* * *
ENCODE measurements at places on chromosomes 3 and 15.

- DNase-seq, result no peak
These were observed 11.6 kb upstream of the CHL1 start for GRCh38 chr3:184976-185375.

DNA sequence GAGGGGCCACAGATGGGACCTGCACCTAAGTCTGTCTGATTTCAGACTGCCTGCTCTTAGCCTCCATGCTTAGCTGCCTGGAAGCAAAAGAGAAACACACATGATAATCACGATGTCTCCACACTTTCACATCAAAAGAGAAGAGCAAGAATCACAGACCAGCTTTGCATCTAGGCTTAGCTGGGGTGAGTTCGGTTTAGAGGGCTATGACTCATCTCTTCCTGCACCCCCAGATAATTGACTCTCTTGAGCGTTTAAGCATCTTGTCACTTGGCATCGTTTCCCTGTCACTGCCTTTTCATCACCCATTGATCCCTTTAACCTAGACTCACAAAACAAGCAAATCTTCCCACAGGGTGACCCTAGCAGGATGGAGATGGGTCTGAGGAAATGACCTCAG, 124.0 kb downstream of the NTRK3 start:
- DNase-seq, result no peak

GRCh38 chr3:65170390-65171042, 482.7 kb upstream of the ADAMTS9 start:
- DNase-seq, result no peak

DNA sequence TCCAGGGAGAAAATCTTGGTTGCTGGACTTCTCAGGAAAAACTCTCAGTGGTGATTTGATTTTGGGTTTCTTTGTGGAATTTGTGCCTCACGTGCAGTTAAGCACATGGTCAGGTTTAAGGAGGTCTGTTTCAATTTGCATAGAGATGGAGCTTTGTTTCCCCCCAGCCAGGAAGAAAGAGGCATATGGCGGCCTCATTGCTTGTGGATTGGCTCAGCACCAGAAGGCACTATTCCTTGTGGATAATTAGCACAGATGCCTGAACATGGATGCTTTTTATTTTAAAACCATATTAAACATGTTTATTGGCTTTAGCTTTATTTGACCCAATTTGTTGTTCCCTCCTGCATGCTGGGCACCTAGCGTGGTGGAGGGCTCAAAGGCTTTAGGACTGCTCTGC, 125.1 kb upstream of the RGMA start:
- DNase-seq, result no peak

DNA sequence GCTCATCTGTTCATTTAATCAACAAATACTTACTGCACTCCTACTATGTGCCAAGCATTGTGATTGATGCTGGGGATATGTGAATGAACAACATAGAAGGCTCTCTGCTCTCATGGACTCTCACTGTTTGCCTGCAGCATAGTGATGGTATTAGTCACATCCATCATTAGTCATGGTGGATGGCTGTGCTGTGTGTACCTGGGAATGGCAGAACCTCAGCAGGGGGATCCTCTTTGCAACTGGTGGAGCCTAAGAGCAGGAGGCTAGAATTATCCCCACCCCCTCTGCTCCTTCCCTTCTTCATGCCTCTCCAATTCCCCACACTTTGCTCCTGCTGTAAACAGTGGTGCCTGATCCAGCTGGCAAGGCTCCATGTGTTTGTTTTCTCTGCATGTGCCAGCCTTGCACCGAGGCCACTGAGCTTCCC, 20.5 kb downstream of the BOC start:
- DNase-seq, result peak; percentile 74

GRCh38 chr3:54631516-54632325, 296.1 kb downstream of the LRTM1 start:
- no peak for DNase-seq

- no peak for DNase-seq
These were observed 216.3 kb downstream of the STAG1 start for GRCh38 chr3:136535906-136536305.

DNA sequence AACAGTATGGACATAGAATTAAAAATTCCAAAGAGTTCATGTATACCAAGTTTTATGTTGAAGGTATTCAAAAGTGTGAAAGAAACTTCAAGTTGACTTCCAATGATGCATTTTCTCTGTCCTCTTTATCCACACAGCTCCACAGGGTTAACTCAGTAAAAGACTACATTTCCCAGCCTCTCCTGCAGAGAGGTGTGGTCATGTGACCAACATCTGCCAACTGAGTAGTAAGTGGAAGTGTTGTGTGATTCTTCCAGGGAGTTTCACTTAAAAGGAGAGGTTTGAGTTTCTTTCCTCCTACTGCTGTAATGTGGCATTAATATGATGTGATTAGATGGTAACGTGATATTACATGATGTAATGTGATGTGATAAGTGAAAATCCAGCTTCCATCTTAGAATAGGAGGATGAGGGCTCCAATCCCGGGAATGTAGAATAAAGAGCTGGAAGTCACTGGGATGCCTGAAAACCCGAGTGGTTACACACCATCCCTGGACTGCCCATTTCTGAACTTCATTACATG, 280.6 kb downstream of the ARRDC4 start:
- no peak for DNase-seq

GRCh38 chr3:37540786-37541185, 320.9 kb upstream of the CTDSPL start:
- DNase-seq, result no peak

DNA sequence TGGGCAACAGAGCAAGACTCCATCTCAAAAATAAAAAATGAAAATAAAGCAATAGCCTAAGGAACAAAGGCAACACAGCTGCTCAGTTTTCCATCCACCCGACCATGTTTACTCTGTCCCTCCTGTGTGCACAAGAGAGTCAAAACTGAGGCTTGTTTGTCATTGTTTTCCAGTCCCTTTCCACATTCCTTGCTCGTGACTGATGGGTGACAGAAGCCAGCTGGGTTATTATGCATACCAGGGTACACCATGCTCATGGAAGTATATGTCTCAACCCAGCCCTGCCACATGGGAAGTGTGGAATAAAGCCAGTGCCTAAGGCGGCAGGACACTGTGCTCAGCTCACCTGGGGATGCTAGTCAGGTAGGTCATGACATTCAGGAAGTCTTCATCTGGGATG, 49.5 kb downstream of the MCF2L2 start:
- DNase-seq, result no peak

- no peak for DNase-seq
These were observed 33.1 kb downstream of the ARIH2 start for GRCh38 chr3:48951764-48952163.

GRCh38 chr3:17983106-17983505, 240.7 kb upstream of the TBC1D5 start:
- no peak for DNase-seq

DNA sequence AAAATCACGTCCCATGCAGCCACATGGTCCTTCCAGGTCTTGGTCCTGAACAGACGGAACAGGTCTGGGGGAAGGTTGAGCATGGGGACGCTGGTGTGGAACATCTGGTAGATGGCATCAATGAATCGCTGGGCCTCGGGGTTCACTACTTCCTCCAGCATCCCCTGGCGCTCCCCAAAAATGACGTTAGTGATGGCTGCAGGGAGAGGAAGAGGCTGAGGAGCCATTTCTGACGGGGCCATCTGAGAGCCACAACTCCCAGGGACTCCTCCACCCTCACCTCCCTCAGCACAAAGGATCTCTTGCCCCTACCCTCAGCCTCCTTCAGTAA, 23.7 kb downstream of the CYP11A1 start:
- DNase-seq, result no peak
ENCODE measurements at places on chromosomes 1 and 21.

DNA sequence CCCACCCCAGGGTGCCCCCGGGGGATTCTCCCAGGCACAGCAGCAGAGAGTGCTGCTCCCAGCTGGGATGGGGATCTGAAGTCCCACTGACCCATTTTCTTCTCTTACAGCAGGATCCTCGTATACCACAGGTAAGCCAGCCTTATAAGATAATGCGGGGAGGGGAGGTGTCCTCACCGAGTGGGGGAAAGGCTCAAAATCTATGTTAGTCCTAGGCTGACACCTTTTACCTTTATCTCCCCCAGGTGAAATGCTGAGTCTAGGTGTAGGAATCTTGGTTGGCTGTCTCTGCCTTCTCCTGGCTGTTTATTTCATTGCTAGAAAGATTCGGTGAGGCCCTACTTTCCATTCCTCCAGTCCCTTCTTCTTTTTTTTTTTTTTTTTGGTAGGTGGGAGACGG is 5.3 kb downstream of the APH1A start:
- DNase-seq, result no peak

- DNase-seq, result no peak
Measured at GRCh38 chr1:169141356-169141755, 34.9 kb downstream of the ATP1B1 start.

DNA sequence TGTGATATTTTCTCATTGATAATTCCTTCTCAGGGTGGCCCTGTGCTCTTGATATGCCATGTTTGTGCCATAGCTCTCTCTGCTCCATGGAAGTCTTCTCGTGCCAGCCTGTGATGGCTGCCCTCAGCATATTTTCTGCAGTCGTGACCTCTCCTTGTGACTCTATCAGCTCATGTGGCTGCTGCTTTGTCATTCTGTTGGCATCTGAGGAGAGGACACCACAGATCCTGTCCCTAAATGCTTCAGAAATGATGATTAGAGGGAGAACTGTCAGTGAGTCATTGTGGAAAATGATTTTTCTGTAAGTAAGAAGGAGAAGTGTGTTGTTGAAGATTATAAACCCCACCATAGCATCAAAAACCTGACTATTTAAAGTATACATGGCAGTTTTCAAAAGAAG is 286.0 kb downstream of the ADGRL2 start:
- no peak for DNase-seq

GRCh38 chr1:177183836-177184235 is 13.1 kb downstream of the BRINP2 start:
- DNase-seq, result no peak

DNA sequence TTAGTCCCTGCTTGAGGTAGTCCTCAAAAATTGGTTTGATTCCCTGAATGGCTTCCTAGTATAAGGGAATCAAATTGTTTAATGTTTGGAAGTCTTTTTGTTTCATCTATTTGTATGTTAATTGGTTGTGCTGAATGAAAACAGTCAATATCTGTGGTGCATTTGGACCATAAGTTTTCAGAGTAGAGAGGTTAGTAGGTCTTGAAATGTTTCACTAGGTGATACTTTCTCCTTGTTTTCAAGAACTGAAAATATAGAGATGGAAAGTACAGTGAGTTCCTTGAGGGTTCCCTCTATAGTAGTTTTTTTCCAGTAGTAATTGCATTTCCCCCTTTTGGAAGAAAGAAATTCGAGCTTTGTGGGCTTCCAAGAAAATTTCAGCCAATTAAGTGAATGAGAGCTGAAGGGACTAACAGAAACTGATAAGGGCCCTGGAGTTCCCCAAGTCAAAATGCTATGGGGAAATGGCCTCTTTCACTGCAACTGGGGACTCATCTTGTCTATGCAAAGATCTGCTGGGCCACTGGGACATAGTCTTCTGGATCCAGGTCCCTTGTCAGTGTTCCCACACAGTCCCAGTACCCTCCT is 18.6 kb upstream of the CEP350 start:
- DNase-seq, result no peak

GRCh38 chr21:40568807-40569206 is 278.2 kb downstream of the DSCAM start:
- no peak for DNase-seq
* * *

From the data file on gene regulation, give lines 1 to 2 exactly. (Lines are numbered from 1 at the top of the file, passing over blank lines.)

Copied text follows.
ENCODE measurements at places on chromosomes 3 and 15.

- DNase-seq, result no peak